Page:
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Utah Supreme Court to hear child-bride lawsuit

Published May 28, 2014 1:17 pm

Polygamy • Case could decide if FLDS trust is liable for forced marriage.
This is an archived article that was published on sltrib.com in 2014, and information in the article may be outdated. It is provided only for personal research purposes and may not be reprinted.

The Utah Supreme Court has agreed to hear whether a polygamous trust should be held liable for what happened when a 14-year-old girl was forced to marry.

The court agreed Tuesday to hear the case, called MJ v. Jeffs. Arguments have not been scheduled.

"MJ" is Elissa Wall, who is suing the Fundamentalist Church of Jesus Christ of Latter-Day Saints, its imprisoned leader Warren Jeffs, and the United Effort Plan.

The UEP is the state-run trust that owns land and property in Hildale, Utah, and Colorado City, Ariz. The trust is also the only defendant fighting Wall's lawsuit and her best chance at obtaining assets.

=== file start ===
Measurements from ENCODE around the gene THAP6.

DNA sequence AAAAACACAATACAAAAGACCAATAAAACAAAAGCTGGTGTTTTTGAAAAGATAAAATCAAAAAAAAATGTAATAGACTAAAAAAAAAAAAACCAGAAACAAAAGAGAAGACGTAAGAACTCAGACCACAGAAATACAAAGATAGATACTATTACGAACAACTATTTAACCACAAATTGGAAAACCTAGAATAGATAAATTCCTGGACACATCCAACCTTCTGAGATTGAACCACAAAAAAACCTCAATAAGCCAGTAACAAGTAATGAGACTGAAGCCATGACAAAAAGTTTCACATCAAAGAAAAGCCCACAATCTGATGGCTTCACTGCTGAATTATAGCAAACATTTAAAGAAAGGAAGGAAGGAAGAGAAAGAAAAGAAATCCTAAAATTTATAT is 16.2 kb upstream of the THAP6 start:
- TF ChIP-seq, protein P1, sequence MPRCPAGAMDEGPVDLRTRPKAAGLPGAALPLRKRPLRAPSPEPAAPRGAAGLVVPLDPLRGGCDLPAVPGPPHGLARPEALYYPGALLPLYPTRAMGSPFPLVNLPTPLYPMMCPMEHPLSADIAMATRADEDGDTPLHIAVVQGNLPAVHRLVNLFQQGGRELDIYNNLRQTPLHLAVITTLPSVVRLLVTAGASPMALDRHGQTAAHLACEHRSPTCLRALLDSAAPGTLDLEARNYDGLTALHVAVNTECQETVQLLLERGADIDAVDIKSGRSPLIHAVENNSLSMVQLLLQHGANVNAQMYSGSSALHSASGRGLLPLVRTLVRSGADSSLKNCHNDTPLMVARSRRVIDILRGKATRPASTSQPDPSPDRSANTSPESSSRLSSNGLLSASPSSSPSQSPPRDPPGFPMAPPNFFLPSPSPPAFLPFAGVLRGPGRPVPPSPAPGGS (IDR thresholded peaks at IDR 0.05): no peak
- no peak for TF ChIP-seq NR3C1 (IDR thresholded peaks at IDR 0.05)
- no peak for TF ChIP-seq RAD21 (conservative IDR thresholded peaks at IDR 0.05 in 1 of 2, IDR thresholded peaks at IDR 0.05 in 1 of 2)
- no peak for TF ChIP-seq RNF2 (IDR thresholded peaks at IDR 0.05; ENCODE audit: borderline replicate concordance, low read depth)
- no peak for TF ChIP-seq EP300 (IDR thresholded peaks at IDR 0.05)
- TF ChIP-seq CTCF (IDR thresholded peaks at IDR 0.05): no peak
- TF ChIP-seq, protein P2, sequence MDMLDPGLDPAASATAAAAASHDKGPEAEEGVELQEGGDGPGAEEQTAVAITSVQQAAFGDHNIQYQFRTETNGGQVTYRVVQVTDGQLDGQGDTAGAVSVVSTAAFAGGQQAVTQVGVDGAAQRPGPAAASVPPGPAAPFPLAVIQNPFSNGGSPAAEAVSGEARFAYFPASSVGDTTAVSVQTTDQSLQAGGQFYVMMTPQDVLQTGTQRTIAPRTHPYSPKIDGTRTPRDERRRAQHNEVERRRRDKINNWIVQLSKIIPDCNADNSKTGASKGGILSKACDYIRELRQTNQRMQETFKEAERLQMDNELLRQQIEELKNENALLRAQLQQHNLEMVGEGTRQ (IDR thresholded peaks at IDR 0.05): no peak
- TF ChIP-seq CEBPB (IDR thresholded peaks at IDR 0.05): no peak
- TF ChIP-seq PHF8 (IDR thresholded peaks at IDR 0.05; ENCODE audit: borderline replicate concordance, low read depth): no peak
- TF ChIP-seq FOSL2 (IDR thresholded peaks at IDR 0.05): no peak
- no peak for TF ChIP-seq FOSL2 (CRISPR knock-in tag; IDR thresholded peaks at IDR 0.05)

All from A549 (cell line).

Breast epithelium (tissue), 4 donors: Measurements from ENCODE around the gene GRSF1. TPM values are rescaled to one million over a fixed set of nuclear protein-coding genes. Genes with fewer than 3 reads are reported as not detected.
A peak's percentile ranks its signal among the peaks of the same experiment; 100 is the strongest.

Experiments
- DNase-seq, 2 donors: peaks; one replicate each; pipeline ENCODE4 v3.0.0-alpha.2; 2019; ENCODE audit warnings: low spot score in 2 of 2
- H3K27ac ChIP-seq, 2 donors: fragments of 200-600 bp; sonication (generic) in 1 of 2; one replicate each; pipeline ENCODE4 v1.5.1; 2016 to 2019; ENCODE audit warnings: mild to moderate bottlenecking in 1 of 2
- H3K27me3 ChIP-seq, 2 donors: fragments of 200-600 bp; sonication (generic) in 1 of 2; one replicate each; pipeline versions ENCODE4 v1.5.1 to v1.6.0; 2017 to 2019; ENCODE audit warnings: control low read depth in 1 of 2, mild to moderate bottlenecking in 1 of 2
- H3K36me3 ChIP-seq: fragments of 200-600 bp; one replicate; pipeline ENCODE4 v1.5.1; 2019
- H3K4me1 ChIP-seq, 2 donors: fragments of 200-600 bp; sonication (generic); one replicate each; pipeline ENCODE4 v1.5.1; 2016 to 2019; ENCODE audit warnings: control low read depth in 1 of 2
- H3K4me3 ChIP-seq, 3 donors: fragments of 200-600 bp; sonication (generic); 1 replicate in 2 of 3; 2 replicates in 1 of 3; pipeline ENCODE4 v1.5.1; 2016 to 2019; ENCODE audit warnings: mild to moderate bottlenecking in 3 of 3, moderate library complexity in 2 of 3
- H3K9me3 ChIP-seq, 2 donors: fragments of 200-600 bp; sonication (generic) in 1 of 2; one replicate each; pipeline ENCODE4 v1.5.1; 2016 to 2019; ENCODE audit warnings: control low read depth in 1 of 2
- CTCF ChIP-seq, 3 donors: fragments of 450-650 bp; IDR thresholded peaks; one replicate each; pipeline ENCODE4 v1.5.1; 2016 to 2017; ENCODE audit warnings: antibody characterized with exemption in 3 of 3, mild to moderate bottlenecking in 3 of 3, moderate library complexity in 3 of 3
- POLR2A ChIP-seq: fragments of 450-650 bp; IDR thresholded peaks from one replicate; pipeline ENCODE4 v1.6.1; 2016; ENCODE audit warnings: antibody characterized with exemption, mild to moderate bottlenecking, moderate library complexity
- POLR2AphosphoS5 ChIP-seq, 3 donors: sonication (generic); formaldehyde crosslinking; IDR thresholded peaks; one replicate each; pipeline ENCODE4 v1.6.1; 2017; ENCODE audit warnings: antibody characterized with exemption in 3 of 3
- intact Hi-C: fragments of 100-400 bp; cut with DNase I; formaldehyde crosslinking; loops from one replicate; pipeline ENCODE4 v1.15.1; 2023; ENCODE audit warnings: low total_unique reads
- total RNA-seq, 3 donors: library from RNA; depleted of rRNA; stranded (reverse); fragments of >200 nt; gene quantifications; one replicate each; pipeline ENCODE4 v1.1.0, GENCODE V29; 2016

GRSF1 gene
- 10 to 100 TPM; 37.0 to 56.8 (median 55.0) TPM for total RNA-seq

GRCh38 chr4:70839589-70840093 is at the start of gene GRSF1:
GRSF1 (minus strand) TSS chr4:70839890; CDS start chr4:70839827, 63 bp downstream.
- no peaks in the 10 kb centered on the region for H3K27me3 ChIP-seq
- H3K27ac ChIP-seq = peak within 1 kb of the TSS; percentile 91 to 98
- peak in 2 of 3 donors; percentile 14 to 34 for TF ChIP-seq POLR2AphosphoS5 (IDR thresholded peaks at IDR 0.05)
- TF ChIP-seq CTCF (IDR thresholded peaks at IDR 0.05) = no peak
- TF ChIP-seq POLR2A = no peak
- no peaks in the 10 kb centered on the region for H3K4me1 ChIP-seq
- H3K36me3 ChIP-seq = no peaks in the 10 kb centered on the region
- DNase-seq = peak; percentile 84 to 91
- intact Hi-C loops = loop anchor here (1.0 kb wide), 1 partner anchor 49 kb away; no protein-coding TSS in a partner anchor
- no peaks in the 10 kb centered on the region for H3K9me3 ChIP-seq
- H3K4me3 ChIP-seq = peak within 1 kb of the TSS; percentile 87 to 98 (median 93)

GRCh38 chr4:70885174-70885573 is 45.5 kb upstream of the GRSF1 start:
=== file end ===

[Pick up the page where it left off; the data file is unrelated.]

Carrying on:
Lawyers for the UEP have argued it should not be held liable for what Jeffs did when he ran the trust, including forcing the then-14-year-old Wall to marry her then-21-year-old cousin in 2001.

Jeffs "may be liable for it," UEP attorney Jeff Shields said Wednesday, "but he cannot expose the trust for that."

But Wall's attorneys want the UEP to remain a defendant. Earlier this year, 3rd District Court Judge Keith Kelly agreed and refused to dismiss the UEP.

The Utah Supreme Court order sets the stage for more arguments about whether the UEP should remain in the lawsuit. Wall is seeking up to $40 million in damages from the trust.

The UEP's fiduciary has warned any judgment against it could put people in Hildale and Colorado City at risk of losing their homes.

Meanwhile, the lawsuit is proceeding in the trial court. Kelly on Friday denied a new motion to dismiss the UEP, but postponed a trial until January. The civil trial had been scheduled for August.

ncarlisle@sltrib.com

Twitter: @natecarlisle